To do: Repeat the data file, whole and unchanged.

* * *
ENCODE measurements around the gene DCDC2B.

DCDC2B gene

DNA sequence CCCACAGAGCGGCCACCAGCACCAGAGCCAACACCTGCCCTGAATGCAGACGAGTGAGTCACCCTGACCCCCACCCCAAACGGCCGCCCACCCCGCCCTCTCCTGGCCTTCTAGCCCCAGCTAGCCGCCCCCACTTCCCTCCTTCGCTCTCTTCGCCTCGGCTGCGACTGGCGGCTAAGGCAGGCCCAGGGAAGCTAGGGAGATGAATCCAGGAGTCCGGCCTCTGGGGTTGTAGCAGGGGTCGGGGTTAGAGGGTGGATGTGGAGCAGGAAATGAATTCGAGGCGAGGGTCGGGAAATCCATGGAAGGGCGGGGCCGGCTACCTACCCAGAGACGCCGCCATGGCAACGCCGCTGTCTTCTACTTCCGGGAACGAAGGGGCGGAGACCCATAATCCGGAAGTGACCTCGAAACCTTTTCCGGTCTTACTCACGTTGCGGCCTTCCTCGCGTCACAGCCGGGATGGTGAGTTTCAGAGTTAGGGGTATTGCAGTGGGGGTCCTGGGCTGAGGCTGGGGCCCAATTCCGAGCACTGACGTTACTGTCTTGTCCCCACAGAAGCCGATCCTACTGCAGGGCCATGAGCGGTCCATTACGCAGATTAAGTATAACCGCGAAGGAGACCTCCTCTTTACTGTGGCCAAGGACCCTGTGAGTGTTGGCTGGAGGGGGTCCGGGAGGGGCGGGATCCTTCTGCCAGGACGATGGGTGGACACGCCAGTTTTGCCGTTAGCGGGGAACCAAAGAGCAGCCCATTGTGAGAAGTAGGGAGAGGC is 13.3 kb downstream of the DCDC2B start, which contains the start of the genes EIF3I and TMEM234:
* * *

ENCODE measurements around the gene DCDC2B.

DCDC2B gene

DNA sequence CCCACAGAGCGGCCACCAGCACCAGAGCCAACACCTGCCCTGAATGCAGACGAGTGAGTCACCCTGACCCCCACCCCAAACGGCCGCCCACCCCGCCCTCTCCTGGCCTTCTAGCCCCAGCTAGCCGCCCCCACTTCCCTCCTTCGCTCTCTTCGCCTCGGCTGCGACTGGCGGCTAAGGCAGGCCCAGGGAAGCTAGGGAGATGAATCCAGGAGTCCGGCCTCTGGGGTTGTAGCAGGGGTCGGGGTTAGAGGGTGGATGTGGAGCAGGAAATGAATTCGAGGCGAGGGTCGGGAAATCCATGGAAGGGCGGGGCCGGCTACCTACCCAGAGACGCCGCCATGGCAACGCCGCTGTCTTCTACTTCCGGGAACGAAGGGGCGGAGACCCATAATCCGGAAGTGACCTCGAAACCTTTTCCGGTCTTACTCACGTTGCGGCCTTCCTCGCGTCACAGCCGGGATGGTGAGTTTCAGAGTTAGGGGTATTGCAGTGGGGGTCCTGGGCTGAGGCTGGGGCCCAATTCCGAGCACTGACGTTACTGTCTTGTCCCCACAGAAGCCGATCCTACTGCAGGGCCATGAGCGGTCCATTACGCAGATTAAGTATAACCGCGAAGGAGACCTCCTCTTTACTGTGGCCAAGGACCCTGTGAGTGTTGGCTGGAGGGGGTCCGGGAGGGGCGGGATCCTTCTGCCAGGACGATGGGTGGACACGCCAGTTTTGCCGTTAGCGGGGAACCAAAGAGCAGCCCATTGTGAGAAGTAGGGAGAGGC is 13.3 kb downstream of the DCDC2B start, which contains the start of the genes EIF3I and TMEM234: